In the brief chapters that follow, the author seeks to accomplish three things. First, correct misconceptions. By taking the reader through the biblical texts, he tells the real uncut story and sets the record straight. Second, make application. He skillfully spans the horizons between the first century and the 21st showing how the uncut details of the Christmas story can and should make a difference in our daily lives. Third, answer objections. Realizing that his book may well fall into the hands of skeptics and hoping, I suspect, that believers will put copies there, Laferton offers some “Yes, but” chapters at the end addressing answers to questions as to the authenticity of the gospels, the identity of Jesus, and the historicity of the resurrection.

I can see this resource serving multiple purposes in the Advent season. First, if you feel the need for a fresh look at the story of Christ’s incarnation to jump start your joy in God this Advent season, I believe this will help. Camp out in these pages throughout December, maybe a chapter every couple of days, and ask the Lord to revive your enthusiasm in Him as you read its pages.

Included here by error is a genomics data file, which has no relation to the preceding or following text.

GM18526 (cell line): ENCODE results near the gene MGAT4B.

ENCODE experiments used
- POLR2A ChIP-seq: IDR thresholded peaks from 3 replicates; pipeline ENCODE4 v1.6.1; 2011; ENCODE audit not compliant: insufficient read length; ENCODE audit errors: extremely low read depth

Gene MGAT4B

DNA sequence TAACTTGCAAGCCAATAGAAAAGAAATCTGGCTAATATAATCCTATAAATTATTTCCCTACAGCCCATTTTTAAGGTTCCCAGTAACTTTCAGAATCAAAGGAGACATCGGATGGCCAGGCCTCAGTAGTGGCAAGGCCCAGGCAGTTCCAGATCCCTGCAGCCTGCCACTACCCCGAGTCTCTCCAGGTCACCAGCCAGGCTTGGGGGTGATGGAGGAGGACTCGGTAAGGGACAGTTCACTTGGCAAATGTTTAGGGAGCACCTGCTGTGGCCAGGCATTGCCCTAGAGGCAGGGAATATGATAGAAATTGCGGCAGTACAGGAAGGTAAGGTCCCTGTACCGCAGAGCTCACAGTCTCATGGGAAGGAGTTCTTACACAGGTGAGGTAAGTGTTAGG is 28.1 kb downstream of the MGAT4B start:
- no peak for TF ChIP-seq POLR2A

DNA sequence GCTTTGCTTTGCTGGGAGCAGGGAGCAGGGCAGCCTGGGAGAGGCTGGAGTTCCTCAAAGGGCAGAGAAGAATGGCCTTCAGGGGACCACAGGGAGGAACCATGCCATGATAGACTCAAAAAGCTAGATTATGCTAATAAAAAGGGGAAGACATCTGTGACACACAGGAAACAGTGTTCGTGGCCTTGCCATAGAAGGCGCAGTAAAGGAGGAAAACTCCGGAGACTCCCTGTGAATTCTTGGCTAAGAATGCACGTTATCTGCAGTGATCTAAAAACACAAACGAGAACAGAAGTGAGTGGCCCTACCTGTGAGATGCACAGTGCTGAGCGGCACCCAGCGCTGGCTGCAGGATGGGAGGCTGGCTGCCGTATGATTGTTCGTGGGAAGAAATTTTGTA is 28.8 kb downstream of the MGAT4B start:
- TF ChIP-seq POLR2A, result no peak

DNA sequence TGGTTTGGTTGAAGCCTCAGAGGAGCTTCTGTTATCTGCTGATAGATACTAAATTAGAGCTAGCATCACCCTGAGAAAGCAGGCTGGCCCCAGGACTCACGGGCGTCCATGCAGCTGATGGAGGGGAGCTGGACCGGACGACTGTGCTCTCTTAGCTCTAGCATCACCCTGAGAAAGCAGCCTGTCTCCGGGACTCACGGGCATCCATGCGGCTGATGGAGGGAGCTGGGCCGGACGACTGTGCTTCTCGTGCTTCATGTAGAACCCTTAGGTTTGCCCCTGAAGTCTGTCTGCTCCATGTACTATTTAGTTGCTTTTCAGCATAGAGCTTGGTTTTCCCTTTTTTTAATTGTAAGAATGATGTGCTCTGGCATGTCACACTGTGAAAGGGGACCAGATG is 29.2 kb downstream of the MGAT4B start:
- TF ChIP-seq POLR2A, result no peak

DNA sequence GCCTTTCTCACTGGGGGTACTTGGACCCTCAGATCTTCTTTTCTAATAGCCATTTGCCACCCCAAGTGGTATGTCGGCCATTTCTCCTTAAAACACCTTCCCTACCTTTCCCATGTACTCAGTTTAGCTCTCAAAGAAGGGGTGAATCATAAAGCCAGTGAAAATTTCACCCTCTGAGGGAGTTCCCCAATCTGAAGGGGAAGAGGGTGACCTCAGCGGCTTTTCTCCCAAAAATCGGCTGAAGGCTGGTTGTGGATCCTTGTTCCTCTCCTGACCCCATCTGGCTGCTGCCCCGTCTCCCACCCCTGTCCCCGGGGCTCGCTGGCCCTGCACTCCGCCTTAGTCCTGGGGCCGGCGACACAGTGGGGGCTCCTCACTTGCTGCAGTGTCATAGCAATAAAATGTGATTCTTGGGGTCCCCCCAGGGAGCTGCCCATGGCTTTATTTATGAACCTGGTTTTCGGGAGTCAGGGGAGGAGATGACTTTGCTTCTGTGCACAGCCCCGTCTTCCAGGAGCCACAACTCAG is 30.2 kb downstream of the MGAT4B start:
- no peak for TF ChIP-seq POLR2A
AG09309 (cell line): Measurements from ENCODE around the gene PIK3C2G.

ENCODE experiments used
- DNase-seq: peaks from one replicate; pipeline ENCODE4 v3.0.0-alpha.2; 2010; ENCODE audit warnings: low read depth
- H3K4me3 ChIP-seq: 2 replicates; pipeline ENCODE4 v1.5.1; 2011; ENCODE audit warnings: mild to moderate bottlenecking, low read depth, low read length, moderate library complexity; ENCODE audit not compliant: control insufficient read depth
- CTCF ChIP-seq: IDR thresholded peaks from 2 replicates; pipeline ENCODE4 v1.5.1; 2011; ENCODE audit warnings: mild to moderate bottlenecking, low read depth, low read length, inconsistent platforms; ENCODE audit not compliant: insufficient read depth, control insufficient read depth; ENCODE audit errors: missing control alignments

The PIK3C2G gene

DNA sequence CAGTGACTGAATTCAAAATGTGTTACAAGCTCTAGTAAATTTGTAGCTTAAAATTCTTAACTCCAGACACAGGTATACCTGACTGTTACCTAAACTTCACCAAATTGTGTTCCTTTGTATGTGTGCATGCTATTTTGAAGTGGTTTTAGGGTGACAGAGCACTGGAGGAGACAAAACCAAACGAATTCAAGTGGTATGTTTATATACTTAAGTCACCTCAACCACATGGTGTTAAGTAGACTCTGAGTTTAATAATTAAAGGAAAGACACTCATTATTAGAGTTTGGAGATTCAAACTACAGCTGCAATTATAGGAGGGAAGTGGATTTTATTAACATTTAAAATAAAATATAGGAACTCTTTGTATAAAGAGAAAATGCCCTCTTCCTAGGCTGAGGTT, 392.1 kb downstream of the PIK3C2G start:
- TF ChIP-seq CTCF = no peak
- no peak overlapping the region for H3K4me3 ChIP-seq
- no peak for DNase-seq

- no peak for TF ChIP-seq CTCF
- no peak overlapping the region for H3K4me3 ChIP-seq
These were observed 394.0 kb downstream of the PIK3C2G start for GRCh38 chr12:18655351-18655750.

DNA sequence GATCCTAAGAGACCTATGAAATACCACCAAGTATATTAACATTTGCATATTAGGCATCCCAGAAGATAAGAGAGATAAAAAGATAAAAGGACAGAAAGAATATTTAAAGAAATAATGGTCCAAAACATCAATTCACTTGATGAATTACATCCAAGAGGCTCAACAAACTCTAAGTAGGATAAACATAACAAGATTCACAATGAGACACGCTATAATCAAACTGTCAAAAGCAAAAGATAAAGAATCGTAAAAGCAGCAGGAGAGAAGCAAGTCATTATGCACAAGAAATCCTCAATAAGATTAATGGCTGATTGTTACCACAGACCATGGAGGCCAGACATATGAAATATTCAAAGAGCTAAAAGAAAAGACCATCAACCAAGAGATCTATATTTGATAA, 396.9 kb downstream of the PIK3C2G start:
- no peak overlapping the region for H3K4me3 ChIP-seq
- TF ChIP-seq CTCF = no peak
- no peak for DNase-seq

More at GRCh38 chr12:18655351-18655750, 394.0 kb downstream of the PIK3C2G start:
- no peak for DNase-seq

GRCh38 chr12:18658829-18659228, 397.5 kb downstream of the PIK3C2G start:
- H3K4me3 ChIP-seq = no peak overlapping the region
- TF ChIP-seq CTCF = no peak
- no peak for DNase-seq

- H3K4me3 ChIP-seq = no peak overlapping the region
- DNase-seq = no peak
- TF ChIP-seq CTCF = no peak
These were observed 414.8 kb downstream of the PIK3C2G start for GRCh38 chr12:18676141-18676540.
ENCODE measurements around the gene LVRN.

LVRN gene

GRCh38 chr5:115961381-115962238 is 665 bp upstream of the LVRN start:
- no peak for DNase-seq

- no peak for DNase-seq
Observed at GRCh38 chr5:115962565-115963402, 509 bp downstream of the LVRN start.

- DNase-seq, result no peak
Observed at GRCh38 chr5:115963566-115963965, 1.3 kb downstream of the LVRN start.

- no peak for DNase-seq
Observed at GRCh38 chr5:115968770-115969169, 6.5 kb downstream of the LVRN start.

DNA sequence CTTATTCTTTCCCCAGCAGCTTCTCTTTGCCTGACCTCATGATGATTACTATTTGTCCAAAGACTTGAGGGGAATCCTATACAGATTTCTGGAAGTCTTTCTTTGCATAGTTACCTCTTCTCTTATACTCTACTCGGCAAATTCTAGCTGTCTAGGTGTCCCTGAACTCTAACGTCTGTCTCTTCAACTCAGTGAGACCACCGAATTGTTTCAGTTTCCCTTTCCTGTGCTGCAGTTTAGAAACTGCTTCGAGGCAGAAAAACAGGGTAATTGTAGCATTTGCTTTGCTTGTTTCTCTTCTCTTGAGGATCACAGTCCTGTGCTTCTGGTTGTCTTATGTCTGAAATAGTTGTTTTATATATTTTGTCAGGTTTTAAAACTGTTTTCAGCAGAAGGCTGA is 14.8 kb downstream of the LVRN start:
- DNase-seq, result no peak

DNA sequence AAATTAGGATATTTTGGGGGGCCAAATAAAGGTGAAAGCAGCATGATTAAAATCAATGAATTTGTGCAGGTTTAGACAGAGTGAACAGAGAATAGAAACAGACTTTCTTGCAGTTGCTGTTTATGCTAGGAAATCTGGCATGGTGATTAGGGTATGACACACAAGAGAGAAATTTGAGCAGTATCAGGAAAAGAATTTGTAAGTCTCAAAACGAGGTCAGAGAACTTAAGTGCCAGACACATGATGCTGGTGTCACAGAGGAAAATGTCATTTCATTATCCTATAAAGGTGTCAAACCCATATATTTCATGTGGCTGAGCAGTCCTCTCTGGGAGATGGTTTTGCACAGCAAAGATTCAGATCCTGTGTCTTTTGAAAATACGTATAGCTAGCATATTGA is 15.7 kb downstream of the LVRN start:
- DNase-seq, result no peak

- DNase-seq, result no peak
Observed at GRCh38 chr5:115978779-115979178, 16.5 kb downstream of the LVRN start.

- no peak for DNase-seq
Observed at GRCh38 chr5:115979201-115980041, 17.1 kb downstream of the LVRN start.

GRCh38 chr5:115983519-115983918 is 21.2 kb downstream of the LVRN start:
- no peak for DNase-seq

Second, if you are the head of your household and want a tool you can use for family worship for you and your children, I think you will find this just the ticket. Kids will resonate with the artwork as well as the nativity play humor. Additionally, Lafteron writes in a straight forward, easy-to-understand style, that will communicate with just about everybody.

Third, if you have been building a relationship with someone who doesn’t know Jesus, you could give them this as a Christmas gift. Ask them to read it and discuss it with you. This may be Lafteron’s biggest contribution in writing Christmas Uncut. While the apologetic details of the final chapter only provide a minimum of ammunition for answering the skeptic’s questions, it will give you a starting place.

I read this little book in one sitting and found my heart all the more grateful for the tidings of great joy that lie at the heart of the Christmas story uncut. I trust you will too.

Making Much of Missions at Advent

I find myself often praying portions of Philippians 2:5-11 with folks during this Christmas season.

Where would we be if the Son of God had not counted equality with God a thing to be grasped and had abhorred the virgin’s womb? Lost – eternally, horribly, hellishly lost.